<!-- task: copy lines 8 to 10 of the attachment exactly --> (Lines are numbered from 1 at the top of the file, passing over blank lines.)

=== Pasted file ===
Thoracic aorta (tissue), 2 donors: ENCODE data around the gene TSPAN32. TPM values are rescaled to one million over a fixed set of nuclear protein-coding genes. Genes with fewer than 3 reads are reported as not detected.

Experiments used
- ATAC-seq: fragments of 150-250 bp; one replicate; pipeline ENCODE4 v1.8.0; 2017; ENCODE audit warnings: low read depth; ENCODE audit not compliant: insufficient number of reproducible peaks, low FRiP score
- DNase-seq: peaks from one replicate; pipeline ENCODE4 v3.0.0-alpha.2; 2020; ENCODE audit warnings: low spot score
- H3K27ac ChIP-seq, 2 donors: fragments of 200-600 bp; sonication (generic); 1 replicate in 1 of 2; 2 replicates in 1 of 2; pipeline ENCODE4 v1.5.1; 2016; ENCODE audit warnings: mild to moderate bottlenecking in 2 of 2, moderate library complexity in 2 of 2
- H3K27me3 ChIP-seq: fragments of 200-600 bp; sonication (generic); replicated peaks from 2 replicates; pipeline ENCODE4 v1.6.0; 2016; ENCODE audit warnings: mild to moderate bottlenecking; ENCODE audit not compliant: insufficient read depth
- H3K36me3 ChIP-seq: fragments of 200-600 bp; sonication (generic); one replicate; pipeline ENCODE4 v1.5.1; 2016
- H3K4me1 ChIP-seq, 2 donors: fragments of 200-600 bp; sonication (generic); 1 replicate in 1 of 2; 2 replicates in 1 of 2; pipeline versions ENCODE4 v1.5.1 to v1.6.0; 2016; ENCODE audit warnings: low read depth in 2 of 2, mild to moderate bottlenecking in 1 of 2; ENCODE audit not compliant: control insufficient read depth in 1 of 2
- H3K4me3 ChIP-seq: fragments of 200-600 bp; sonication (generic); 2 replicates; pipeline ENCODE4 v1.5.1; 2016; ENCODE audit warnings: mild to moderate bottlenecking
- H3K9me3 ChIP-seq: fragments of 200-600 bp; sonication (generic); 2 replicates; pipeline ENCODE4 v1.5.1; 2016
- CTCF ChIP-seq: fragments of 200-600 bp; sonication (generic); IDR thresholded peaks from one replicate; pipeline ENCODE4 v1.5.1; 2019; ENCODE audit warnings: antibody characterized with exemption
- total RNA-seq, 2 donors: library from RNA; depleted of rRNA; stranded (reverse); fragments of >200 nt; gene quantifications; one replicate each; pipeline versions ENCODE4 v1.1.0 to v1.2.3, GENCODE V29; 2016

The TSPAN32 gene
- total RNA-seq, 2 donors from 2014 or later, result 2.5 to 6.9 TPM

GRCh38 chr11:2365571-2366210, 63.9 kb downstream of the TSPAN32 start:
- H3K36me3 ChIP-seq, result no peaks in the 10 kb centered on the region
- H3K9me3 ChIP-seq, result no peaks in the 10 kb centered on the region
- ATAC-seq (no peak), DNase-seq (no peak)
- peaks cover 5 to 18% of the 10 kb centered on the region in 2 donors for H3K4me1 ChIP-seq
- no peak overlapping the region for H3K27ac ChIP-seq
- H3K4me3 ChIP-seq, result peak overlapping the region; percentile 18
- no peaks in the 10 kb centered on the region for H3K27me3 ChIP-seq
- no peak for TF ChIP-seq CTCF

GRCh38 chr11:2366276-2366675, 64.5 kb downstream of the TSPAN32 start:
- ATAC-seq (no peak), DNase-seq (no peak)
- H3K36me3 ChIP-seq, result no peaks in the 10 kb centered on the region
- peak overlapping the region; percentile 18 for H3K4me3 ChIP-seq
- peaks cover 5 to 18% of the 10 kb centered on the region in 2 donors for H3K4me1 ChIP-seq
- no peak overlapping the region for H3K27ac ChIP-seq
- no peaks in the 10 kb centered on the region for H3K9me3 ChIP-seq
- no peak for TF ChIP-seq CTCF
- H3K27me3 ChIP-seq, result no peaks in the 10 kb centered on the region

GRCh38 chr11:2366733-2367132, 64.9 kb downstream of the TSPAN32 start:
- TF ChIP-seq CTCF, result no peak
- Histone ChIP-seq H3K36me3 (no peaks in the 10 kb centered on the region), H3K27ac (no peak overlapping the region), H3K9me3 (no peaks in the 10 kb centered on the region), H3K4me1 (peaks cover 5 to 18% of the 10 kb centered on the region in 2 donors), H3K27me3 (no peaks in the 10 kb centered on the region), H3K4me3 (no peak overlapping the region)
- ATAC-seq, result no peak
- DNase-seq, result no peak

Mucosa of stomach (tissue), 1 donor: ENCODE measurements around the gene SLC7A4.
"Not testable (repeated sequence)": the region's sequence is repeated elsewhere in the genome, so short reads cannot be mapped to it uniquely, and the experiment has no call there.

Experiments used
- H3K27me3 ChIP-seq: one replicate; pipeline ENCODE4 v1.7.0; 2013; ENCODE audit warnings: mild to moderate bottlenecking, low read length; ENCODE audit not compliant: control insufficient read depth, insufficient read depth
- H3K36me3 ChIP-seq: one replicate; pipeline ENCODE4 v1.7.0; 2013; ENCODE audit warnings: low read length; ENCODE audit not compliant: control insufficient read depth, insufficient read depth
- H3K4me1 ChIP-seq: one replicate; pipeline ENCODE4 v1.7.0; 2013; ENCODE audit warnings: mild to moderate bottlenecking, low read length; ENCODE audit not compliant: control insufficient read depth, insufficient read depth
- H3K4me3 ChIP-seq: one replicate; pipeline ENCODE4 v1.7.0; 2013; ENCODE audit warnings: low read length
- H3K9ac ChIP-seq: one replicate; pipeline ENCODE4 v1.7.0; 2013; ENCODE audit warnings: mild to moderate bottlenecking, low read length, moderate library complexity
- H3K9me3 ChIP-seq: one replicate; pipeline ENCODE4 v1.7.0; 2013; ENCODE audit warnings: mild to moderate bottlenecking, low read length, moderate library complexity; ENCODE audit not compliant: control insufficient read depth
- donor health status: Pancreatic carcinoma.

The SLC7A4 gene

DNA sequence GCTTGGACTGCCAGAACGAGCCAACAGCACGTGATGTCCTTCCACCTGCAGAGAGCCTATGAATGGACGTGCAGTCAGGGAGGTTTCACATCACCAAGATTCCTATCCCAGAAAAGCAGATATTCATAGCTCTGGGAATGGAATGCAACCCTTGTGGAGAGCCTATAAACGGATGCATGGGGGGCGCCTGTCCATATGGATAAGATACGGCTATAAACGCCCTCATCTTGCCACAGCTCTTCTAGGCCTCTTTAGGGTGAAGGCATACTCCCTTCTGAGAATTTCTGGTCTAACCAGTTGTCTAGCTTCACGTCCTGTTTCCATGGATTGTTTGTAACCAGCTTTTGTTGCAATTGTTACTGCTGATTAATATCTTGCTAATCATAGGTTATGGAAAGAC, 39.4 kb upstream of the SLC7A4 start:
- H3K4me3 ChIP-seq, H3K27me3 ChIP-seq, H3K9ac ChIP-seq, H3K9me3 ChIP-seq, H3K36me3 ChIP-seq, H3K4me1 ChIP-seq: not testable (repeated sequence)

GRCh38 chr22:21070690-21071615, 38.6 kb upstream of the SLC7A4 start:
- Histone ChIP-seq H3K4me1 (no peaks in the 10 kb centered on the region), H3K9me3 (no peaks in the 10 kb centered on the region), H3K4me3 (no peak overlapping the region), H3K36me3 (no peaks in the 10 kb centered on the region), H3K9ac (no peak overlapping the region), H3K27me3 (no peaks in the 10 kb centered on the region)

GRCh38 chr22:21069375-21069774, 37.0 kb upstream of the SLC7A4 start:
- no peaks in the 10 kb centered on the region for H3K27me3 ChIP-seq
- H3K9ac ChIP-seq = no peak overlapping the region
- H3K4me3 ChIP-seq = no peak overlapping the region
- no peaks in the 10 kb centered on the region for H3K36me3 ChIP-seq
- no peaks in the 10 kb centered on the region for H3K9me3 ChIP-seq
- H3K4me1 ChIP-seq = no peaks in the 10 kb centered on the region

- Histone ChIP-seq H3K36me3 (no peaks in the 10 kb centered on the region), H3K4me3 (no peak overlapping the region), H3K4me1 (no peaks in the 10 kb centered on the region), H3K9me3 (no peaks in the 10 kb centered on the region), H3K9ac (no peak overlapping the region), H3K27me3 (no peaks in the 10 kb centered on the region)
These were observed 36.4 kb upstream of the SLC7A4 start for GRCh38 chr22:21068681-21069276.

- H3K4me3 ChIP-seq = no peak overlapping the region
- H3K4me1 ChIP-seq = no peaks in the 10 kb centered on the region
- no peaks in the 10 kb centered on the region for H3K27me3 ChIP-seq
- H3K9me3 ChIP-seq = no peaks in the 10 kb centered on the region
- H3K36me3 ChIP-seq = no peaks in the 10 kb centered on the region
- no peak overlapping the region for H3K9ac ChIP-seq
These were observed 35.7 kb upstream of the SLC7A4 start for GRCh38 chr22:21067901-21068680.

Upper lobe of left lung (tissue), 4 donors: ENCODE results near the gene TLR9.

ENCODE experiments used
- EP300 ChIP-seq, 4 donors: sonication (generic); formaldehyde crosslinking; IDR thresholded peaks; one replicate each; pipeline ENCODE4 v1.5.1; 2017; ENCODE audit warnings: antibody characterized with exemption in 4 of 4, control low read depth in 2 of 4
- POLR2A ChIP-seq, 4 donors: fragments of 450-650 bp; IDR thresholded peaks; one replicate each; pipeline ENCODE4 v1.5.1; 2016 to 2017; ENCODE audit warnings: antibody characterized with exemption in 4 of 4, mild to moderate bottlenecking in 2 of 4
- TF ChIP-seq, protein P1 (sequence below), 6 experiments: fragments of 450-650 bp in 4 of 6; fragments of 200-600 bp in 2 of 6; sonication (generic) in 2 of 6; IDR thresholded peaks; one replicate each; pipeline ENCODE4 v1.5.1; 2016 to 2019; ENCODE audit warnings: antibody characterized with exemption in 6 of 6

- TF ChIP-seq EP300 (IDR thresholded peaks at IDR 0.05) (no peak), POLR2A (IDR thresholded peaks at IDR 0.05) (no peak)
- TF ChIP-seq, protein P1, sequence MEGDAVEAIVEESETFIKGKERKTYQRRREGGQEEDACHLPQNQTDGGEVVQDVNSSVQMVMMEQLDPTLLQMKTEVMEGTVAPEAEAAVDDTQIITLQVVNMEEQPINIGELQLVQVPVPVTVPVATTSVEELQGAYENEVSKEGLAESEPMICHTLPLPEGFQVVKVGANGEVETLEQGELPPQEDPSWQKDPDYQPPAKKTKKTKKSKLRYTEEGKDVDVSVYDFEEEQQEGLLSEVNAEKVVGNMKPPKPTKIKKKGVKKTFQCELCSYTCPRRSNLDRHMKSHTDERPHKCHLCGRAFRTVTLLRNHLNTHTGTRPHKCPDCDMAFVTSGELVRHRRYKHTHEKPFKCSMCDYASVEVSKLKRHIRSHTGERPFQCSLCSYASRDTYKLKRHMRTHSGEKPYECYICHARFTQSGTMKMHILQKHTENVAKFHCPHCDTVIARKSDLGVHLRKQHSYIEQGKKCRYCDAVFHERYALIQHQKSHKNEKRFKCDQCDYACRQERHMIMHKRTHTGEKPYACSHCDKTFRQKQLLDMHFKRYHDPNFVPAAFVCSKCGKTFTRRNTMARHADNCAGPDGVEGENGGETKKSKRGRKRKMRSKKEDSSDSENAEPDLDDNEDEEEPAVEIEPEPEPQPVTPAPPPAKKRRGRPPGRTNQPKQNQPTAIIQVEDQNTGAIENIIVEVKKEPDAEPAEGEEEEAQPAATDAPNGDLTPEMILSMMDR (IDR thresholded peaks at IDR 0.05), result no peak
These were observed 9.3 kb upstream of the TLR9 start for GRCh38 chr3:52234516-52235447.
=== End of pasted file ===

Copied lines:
- H3K4me1 ChIP-seq, 2 donors: fragments of 200-600 bp; sonication (generic); 1 replicate in 1 of 2; 2 replicates in 1 of 2; pipeline versions ENCODE4 v1.5.1 to v1.6.0; 2016; ENCODE audit warnings: low read depth in 2 of 2, mild to moderate bottlenecking in 1 of 2; ENCODE audit not compliant: control insufficient read depth in 1 of 2
- H3K4me3 ChIP-seq: fragments of 200-600 bp; sonication (generic); 2 replicates; pipeline ENCODE4 v1.5.1; 2016; ENCODE audit warnings: mild to moderate bottlenecking
- H3K9me3 ChIP-seq: fragments of 200-600 bp; sonication (generic); 2 replicates; pipeline ENCODE4 v1.5.1; 2016